Iowa State competes in national “Rinse, Recycle, Repeat” recycling challenge


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Recycling is a way that college students can live green.

Paige Anson

This month, Iowa State is taking on a national recycling challenge that takes environmental stewardship to a new, personal level.


With personal care products, to be exact.


Until the end of Earth Month, Iowa State is competing with 49 other colleges to recycle the most ‘#empties’ or personal care products.


The competition is hosted by cosmetics company Garnier, digital nonprofit organization and TerraCycle, a company that recycles usually unrecyclable products for free, according to their website.


Items that are being collected for the competition include personal care products that cannot be, or are not, usually recycled, like shampoo bottle caps and toothpaste, lip gloss and mascara tubes.


Other personal care containers can also be recycled in the competition, however, all containers must be cleaned out, said Lia Gomez, the sustainability director of Student Government and co-president of the campus sustainability organization The Green Umbrella.  



At the end of the month, the college that sent in the most ‘#empties’ to TerraCycle will receive a $2,000 scholarship and and a green garden, furnished by Garnier and TerraCycle, according to the competition’s website.


Along with giving campus communities the opportunity to help keep trash out of landfills and help their school win a national competition, students that take pictures of themselves recycling their empties with the hashtag #ISURRR will enter themselves for a chance to win a care package furnished by Garnier and The Green Umbrella, Gomez said.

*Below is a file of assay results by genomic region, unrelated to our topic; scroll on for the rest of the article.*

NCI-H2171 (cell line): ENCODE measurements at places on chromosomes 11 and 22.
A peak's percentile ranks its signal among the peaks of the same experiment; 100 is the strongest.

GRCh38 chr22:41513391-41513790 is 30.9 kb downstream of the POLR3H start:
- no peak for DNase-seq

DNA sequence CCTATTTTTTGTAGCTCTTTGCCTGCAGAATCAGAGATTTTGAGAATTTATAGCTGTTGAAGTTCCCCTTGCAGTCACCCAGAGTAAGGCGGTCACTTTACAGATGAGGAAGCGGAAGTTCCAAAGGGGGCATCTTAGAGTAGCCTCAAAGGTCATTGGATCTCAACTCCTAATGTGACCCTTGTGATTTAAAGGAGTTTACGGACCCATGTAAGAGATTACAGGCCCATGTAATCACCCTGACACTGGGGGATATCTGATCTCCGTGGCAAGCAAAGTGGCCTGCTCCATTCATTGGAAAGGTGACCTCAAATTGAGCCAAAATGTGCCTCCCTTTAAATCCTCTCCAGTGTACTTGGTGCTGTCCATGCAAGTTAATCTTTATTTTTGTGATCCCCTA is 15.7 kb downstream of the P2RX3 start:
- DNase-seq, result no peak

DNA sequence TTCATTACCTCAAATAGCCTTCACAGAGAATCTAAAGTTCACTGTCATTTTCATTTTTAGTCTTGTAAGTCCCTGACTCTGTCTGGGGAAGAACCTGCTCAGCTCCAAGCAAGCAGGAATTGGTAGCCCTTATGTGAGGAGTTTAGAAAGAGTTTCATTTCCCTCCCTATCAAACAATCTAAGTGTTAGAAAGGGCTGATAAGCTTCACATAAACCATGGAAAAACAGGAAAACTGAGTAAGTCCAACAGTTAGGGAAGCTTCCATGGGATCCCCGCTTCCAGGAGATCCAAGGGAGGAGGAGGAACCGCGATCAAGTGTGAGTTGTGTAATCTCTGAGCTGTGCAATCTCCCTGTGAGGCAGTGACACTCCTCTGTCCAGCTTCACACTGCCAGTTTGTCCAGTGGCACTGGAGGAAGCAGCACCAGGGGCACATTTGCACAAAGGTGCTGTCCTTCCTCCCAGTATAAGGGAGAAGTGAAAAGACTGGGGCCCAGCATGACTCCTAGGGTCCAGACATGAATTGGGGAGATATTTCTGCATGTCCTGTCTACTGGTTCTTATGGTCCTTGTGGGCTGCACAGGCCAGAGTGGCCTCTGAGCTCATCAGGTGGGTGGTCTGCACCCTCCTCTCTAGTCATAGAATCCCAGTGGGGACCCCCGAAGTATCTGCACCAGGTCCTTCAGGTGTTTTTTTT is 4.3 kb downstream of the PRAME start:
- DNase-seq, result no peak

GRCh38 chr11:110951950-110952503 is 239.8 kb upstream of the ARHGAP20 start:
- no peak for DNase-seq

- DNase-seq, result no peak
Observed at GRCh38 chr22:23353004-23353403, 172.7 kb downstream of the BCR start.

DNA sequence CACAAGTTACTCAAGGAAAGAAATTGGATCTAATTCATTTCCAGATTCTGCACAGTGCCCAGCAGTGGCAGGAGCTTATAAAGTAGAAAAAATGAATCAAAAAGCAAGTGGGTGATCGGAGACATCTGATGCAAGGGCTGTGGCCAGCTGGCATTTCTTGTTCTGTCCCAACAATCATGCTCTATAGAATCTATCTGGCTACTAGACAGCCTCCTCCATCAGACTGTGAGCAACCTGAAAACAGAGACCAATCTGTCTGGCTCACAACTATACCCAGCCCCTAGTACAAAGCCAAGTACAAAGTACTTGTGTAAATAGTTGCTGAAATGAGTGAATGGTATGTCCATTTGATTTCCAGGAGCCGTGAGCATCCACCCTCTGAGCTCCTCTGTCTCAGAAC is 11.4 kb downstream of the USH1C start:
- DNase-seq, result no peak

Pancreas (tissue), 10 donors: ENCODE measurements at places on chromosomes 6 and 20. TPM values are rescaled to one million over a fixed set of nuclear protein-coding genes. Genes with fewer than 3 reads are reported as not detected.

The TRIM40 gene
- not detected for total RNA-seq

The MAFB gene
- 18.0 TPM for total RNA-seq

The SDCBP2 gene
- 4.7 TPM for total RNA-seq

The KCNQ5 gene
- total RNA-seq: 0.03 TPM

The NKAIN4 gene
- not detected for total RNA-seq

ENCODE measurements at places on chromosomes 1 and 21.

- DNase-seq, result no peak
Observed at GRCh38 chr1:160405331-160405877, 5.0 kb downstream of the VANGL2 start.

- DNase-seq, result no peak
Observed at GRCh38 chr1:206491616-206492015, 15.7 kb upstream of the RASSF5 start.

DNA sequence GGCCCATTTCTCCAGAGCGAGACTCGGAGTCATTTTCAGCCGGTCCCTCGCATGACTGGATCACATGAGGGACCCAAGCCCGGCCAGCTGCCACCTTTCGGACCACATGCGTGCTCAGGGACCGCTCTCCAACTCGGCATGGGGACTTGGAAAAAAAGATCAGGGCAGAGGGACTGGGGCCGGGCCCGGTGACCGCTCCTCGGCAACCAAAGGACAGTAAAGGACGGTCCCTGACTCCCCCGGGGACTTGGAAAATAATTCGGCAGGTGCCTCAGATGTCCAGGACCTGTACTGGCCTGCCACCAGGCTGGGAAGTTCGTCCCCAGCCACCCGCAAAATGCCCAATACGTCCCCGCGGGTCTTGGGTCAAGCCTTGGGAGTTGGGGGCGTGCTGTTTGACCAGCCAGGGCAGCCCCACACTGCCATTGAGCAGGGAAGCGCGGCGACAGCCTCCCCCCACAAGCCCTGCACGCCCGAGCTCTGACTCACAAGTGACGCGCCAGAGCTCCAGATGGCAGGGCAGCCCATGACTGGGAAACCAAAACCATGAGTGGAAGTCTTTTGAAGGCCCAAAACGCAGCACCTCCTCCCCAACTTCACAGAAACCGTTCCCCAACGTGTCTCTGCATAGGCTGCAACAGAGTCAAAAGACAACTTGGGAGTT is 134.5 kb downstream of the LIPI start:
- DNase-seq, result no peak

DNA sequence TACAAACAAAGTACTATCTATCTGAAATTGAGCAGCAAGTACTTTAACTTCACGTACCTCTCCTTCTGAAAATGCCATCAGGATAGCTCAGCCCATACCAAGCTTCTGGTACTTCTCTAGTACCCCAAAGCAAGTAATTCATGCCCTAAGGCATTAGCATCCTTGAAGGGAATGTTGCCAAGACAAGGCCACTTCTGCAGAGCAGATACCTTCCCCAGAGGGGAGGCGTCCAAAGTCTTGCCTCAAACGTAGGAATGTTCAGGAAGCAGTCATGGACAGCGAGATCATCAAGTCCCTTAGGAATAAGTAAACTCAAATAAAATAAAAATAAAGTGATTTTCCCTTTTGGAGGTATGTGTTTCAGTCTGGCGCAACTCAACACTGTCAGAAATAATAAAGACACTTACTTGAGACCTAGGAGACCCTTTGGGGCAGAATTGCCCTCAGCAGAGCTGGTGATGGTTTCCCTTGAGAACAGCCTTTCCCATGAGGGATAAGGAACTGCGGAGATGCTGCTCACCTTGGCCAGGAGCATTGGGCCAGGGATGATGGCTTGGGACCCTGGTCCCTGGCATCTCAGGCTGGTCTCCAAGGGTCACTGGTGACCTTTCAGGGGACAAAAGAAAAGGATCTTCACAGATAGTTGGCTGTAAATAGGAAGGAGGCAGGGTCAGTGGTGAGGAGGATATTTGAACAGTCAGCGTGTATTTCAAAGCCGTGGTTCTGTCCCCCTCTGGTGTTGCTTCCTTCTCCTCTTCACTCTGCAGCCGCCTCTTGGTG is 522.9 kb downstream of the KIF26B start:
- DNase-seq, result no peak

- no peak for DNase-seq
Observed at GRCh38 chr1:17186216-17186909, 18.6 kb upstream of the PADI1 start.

“[Garnier] sent us some of their new shampoo and conditioner products, those would be a part of the prizes. Along with that, The Green Umbrella will include some of our swag that will be incorporated at the campus Earth Day celebration,” Gomez said.


The Earth Day celebration, titled the “Love Your Mother” event, will be held Thursday from 11 a.m. to 2 p.m. in the Memorial Union’s Great Hall, and the gifts that will be given out by The Green Umbrella include the reusable straws from March’s Sustainapalooza event, according to Gomez.


Bins to drop off used beauty product containers have been posted around campus. Some can be found on the first floor of the Memorial Union in the East and West Student Office spaces across from Panda Express and by the women’s bathroom, as well as in the General Services Building, next to Forker Building, and across from Agronomy Hall, Gomez said.


“The competition is open to anybody and everybody, including faculty,” Gomez said.


All prizes and free gifts aside, Gomez said that Iowa State’s participation in the competition is significant because it can inspire more people to start thinking and acting sustainably.


“I don’t think [recycling] is at the point yet where it is a national movement…But the fact that we are having that conversation and these competitions means we are getting the ball rolling,” Gomez said.


Other sustainability advocates on campus agree the competition is a good way to inspire sustainable action and thought within the community, and they look forward to the competition’s results at the end of the month.


One recycling advocate in particular also thinks that her residence hall is doing well with the challenge.


“It is super exciting. [Barton Hall has] had a bin implemented for about a week and the bottom is covered. Which is pretty cool considering it’s a lot of caps and tubes,” said Aviana Pingel, a sophomore in global resource systems and environmental science.


Pingel is co-president of The GreenHouse Group, a student organization that promotes recycling in the residency halls. She is hopeful that any recycling that starts during the competition will carry on around campus even after the competition is over.


“[The competition] is raising awareness about things that can be recycled and things you can do to be more sustainable…I think a major [benefit] of this is that it’s not limited to this competition. You can always send things back to [TerraCycle],” Pingel said.


Some items outside of the competition that can be recycled through TerraCycle include bath and shower accessories, cleaning supplies and accessories, coffee capsules, dental hygiene products, drink pouches, ear plugs and granola bar wrappers, according to the TerraCycle website.


These items can be sent in by individuals for free to TerraCycle by creating an account on their website and printing off a label, according to their website.